Modern foreign language teaching in UK universities stands out among other subjects in the Humanities for two main reasons: on one hand, the highest level of qualification required for staff who apply for these posts is often a postgraduate teaching certificate: there is no expectation that these teachers will be educated at doctoral level, since they will not be required to actively participate in research; in fact, the engagement of language teaching staff both in research (by carrying it out) and with research (by reading it and using it in their practice) is minority (Borg, 2010). When research does take place, it tends to be practice-based, that is, around attempts to apply the outcomes of previously published research to their own teaching contexts (Crandall, 2000). This practice, which in some institutions is designated as "scholarship" to distinguish it from "pure" research, is seen as second-class academic work, devaluated by its association with teaching (Borg, 2010; Puntil, 2019); staff who carry out these duties make up what Shelley M. Park (1996) called "the intellectual proletariat" of academia. Another distinctive feature of foreign language teaching posts is that they are often filled with "native speakers": however complex the notion of "native speaker" is, the term is used by institutions as a synonym of high quality teaching (or, as one teacher puts it, "the real thing"; Puntil, 2019) to advertise their language courses. The "native teacher" tag is still successful in attracting potential language learners. Nevertheless, it implies that shortcomings in academic and professional qualifications are overlooked in recruiting and hiring processes in favour of the "native" character of applicants (Crandall, 2000).
As a result, the academic and professional profile of modern foreign language teaching staff in UK universities is often out of line with the aspirations of universities and departments in their pursuit of teaching and research excellence. This presentation will offer an overview of the profiles of this academic community in the wider context of UK higher education, and will identify professional development needs of different groups of teachers. Strategies to enhance the professional profile of these tutors will be considered, with a view to working towards the full integration of language teaching professionals in the academic community.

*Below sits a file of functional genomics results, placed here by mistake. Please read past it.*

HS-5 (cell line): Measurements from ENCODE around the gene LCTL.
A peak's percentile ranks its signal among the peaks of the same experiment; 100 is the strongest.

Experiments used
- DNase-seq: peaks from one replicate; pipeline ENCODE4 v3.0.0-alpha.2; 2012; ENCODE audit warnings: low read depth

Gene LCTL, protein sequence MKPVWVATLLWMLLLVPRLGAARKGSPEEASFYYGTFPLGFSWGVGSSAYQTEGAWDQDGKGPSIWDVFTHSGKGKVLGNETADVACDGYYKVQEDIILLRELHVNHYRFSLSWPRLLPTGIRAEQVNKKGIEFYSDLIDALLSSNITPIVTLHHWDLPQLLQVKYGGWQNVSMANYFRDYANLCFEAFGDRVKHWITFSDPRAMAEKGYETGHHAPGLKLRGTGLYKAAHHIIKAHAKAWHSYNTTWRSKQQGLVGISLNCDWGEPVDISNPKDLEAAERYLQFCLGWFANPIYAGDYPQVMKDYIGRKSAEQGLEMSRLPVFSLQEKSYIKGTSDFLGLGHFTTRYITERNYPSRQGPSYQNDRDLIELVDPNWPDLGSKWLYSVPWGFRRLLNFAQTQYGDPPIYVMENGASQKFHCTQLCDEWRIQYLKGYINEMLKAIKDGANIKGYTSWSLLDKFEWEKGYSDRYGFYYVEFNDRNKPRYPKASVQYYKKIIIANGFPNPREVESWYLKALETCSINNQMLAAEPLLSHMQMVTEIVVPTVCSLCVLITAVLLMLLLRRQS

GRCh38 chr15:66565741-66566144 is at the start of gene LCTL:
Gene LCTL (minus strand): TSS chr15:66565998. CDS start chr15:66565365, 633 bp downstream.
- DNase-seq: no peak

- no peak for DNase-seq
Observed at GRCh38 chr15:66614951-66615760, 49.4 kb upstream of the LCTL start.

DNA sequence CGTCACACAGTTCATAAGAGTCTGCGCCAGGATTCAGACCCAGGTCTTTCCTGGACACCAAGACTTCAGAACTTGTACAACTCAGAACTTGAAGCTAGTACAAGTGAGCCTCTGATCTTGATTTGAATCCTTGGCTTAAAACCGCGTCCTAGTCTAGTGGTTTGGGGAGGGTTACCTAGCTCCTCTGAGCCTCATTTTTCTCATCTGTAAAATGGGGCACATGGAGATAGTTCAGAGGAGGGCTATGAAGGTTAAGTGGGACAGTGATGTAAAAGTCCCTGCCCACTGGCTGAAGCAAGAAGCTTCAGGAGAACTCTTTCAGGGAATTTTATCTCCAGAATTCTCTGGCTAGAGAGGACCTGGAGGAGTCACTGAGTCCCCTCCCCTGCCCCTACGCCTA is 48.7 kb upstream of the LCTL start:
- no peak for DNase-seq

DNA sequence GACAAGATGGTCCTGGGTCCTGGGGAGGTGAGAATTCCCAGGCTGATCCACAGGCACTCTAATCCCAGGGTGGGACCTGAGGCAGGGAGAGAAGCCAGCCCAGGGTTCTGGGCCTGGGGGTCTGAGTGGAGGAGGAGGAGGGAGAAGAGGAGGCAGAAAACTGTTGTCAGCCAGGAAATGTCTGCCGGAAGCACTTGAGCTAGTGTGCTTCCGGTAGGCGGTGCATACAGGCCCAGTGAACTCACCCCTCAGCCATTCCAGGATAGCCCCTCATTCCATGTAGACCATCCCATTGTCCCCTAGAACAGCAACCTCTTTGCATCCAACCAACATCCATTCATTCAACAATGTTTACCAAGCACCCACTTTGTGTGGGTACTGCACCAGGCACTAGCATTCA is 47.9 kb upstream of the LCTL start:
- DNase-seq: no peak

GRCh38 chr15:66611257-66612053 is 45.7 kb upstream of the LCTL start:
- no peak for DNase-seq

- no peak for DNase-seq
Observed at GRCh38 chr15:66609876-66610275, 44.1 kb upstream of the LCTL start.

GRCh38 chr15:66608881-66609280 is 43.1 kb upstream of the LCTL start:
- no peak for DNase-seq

Entre las disciplinas que forman parte de los departamentos de Humanidades en las universidades del Reino Unido, la enseñanza de lenguas modernas destaca por dos razones: por un lado, no se espera ni se exige que el profesorado a cargo de esas materias haya adquirido formación ni ejerza como investigador. Por otro lado, en los procesos de selección de personal, el carácter de hablante nativo de algunos de los candidatos es considerado favorablemente, a veces en detrimento de factores como la formación académica y profesional. Teniendo en cuenta este contexto y las peculiaridades del grupo profesional que, de este modo, se ha establecido, la presentación ofrecerá una perspectiva de los perfiles académicos y profesionales del profesorado de lenguas extranjeras en el Reino Unido. Se considerarán posibles vías de desarrollo profesional con vistas a la plena integración de este colectivo en el ambiente académico de las universidades británicas.
- Borg, S. (2010). Language teacher research engagement. Language teaching, 43(4), 391-429
- Crandall, J. A. (2000). Language teacher education. Annual Review of Applied Linguistics, 20, 34-55
- Park, S. M. (1996). Research, teaching and service: why shouldn't women's work count? The journal of higher education, 67(1), 46-84
- Puntil, D. (2019). Becoming a language professional in higher education: a psychosocial case study. In M. Gallardo (ed.), Negotiating identity in foreign language teaching (91-116). Retrieved from http://ebookcentral.proquest.com
Marion Coderch is Assistant Professor at Durham University (United Kingdom), where she coordinates the Spanish language programme at the Centre for Foreign Language Study. She has taught Spanish and Catalan language and culture in various public and private institutions, in the UK and Spain. She has a background in medieval literature, a subject that she has been teaching, researching and publishing on for years. In her professional practice as a language teacher, her scholarship interests include the development of autonomous learning and the integration of assessment for learning in university curricula.